Leaving the EU will allow Britain to respond more quickly to animal and plant health threats in future, according to Defra Minister Lord Gardiner.
The Minister made the remarks during a House of Lords committee hearing on biosecurity after Brexit last week.
He explained how the UK and Ireland had recently sought permission from the European Commission to ban unwashed potatoes from other EU member states to protect domestic growers from the threat of flea beetle.
Asked whether this had been an easy process, and whether the UK would have any more flexibility after Brexit, he said: “We will obviously not have to go through the hoop of going to the Commission and arguing our case and saying ‘please may we take special measures’ or ‘we intend to take special measures’, or whatever the tone of the negotiations were to take.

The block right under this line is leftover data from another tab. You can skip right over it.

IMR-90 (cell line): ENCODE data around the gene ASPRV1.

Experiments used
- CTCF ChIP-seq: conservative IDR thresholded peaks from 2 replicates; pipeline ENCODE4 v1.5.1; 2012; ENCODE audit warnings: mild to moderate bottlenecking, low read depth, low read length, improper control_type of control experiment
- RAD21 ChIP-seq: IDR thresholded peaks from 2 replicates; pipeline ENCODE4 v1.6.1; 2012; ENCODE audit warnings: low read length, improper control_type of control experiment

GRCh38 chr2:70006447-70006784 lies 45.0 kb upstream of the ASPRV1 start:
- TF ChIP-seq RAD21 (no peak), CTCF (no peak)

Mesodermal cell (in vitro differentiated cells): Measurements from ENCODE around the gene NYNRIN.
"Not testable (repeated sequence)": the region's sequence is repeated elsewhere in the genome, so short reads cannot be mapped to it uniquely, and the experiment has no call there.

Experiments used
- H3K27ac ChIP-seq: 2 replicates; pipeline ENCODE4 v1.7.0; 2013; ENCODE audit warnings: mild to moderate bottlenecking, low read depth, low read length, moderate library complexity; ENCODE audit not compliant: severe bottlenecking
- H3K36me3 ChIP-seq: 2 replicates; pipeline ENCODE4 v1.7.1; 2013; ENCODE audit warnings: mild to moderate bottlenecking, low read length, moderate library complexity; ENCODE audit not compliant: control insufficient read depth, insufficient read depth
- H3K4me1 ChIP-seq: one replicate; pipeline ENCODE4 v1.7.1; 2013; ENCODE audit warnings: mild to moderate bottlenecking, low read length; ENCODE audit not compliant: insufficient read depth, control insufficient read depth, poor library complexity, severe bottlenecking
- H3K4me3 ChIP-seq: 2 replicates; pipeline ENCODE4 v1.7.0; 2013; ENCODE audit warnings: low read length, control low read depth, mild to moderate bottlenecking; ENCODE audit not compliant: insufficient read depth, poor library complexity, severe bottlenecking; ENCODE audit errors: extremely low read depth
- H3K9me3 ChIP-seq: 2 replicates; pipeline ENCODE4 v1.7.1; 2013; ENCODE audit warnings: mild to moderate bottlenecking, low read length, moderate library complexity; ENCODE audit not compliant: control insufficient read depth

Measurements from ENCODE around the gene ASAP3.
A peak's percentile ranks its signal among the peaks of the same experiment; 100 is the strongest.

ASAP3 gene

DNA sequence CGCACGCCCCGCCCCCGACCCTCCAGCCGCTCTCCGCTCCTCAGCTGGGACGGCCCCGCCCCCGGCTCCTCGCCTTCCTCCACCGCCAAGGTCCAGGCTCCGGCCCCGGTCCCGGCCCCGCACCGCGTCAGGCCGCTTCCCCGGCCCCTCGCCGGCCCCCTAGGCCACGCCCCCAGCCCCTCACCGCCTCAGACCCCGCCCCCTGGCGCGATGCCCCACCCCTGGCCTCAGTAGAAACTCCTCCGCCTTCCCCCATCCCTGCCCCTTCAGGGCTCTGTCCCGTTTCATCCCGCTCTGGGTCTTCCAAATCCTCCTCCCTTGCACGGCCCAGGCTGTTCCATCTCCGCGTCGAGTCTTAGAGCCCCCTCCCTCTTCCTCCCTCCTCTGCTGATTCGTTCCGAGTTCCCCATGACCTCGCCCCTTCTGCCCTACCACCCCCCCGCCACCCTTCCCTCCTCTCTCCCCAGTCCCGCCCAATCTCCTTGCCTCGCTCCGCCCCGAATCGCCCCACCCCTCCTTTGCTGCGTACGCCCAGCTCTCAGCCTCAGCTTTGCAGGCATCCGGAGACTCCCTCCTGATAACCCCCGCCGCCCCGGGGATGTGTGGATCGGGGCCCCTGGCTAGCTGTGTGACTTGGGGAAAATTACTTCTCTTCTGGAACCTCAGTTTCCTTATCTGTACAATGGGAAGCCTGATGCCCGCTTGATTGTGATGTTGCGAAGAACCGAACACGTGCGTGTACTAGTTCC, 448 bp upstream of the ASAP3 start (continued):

“We will be able to act more speedily and take decisions which are more finely tuned for the circumstances of this country, whether it is in climate or whether it is in producer emphasis.”
Though Lord Gardiner admitted the EU would not ‘encourage’ member states to take special measures to protect biosecurity, he added: “We achieved that measure because the force of argument was clearly strong enough for us to take national measures, and we took it in the national interest.”